The Agency for Healthcare Research and Quality, or AHRQ, has released guides outlining the risks and benefits of various management options for gastroesophageal reflux disease, or GERD, for clinicians and adult patients.
The guides are based on a comparative effectiveness review(effectivehealthcare.ahrq.gov) of 166 clinical studies that was conducted by researchers at Tufts Medical Center Evidence-based Practice Center in Boston. (An executive summary(effectivehealthcare.ahrq.gov) of the review is available on the AHRQ website.)
GERD is a common health problem in the United States, affecting about 4 percent of U.S. adults.
"Because it affects so many Americans, GERD is an important disease both in terms of public health and cost," said AHRQ Director Carolyn Clancy, M.D., in a Sept. 23 press release(www.ahrq.gov). "These new publications will help patients and their clinicians work together to find the best treatment option based on patient preferences and needs."
The goals of treatment for chronic GERD include symptom improvement; enhanced quality of life; management of erosive esophagitis; and prevention of complications, such as esophageal stricture.
Depending on the severity of symptoms and the patient's response to treatment, intermittent (on-demand), periodic or continual use of prescription or OTC medications -- especially histamine type 2 receptor antagonists, or H2RAs, and proton pump inhibitors, or PPIs -- may be used. Standard treatment may involve an eight-week trial of a PPI, in addition to lifestyle modifications.
- The Agency for Healthcare Research and Quality has published clinician and consumer guides that compare the benefits and risks of treatment for gastroesophageal reflux disease, or GERD.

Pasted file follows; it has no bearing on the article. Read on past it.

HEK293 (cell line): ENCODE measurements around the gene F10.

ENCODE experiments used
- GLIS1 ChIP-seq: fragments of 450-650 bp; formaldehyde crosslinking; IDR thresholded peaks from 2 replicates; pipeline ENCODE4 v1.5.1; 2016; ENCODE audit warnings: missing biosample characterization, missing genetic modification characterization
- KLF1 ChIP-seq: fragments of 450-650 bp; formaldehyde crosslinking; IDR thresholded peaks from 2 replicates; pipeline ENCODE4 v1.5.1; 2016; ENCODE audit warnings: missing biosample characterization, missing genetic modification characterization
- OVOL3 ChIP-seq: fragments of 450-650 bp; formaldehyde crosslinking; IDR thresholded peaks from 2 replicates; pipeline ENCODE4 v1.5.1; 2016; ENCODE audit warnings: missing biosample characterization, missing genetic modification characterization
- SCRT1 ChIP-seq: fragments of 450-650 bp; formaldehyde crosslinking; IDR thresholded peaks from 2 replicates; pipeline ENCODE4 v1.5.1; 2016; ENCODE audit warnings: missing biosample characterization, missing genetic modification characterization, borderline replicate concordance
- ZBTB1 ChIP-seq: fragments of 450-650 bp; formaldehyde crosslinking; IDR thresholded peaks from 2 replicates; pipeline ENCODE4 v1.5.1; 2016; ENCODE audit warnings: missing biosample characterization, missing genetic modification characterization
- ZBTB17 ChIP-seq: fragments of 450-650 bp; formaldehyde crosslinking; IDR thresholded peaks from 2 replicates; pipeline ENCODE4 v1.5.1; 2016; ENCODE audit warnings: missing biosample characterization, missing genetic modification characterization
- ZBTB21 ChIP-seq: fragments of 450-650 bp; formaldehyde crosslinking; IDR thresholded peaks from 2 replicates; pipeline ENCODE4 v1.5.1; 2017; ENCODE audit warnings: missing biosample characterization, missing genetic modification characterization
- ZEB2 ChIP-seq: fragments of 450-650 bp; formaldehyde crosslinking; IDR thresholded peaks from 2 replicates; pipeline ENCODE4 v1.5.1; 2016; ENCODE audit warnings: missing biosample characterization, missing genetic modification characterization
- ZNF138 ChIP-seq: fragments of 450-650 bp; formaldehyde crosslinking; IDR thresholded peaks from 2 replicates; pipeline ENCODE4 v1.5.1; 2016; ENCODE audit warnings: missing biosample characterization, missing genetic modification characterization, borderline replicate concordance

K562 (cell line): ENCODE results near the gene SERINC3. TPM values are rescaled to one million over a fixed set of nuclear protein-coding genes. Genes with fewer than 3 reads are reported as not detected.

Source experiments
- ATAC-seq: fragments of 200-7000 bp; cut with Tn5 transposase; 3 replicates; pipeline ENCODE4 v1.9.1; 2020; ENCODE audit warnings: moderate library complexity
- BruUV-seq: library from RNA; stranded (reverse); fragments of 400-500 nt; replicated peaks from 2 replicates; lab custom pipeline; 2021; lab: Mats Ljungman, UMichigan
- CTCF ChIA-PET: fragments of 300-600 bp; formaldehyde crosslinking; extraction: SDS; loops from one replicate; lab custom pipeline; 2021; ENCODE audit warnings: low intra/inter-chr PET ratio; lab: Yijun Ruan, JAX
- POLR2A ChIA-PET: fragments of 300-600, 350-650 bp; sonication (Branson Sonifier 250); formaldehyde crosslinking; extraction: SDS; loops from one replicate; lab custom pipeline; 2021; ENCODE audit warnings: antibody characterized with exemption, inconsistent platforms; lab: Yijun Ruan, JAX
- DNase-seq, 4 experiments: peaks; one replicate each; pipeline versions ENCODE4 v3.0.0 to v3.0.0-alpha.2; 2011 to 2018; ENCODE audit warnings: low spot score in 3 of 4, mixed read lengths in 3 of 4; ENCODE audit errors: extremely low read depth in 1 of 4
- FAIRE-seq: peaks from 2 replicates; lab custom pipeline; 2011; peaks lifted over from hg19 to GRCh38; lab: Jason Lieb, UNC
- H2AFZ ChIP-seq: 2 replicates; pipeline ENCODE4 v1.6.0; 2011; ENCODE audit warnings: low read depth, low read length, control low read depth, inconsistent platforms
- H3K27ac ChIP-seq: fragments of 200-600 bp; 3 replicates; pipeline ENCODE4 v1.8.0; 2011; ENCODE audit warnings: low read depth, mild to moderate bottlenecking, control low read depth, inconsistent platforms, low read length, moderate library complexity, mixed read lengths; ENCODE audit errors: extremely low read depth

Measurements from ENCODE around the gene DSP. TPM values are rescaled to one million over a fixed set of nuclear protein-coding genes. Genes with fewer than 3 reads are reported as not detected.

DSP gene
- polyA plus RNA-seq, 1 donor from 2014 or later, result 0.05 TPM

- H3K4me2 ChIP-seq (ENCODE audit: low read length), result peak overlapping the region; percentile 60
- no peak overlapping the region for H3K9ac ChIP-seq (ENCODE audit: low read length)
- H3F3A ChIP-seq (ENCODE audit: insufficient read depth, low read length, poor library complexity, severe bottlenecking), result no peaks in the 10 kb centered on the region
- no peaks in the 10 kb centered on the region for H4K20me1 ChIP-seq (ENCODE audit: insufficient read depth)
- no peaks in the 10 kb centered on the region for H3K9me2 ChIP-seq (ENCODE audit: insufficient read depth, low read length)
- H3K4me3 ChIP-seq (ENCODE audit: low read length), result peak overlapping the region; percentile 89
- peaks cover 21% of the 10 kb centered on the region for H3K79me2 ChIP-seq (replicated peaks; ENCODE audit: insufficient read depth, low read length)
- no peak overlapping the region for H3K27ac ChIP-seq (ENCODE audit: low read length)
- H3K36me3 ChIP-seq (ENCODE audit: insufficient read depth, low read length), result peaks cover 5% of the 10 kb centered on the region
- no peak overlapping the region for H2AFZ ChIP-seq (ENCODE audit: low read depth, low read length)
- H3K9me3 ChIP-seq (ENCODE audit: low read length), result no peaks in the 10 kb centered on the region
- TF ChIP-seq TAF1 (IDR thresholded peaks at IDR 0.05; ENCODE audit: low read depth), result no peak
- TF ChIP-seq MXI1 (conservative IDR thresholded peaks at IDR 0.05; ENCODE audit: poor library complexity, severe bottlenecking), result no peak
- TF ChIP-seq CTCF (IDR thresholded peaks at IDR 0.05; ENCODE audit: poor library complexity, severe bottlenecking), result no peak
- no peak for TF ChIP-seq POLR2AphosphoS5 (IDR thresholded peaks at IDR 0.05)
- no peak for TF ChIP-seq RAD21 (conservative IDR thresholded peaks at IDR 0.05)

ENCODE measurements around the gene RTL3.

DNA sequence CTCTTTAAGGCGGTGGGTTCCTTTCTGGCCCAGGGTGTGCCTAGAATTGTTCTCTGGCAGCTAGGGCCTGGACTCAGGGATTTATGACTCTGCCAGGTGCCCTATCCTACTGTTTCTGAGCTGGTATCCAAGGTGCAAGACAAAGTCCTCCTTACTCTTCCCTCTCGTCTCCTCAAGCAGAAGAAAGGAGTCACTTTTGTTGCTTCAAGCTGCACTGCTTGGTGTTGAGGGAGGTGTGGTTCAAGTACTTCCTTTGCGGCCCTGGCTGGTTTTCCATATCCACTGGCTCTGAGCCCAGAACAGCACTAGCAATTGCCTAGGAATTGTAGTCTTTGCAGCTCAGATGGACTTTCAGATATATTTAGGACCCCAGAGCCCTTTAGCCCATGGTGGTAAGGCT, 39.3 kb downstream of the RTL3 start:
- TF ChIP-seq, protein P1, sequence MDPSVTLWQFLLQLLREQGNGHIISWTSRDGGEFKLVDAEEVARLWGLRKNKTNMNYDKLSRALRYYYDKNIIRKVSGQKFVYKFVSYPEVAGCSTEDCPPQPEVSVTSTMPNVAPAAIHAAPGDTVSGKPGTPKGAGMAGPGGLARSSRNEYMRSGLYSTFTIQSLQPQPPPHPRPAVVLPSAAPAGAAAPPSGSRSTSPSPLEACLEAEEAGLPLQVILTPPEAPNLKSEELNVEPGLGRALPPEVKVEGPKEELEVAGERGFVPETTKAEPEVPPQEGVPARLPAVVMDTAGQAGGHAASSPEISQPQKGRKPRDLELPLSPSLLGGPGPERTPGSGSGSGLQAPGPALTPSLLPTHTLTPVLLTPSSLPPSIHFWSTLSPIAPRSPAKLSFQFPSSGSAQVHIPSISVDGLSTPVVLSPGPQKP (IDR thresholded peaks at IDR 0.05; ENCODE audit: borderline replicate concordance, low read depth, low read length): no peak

- Proton pump inhibitors are superior to H2RAs in treating the symptoms of GERD.
- Surgical treatment is effective, as well, but has more side effects than medication.
According to the clinician guide(effectivehealthcare.ahrq.gov), PPIs are superior to H2RAs when treating the symptoms of GERD. In addition, PPIs help to heal esophagitis and provide more patient satisfaction overall.
Although the guide found few consistent differences among different PPIs or among different PPI dosages and dosing regimens, limited studies have suggested that daily dosing, compared with on-demand dosing, may be more effective at improving symptoms and quality of life at six months. Possible side effects of PPIs include diarrhea, nausea, abdominal pain, headaches, intestinal infection, dyspepsia, pneumonia and increased risk of bone fracture.
Surgery appears to be as effective as medical treatment through as long as three years of follow-up. Specifically, fundoplication has been shown to be at least as effective as continued medical treatment for control of GERD symptoms. The side effects associated with surgery, however, are greater than those seen with the use of medication. In addition, some patients (e.g., those who are older or female, have morbid obesity or baseline esophagitis) may be less-than-ideal surgical candidates.
- the difference between heartburn and GERD,
- potential complications of untreated GERD,
- the importance of consistent use of medications,
- OTC options for medical treatment,
- an FDA warning about concomitant use of clopidogrel and omeprazole, and
- the comparative advantages and disadvantages of medical and surgical treatments.
The guide for patients(effectivehealthcare.ahrq.gov) covers the following topics:
- management of GERD may require a number of lifestyle changes, such as maintaining a healthy weight, quitting smoking, not drinking alcohol and avoiding foods that worsen the condition (e.g., spicy or fatty foods);
- several treatment options are available, and any given treatment's effectiveness varies from patient to patient;
- medication is typically a first choice for patients;
- surgery can improve GERD symptoms and decrease the amount of medication patients may need to control their symptoms; and
- endoscopic procedures are an option for the treatment of GERD, but these are newer surgical procedures and they still are being studied, so less is known about how effective and safe they are.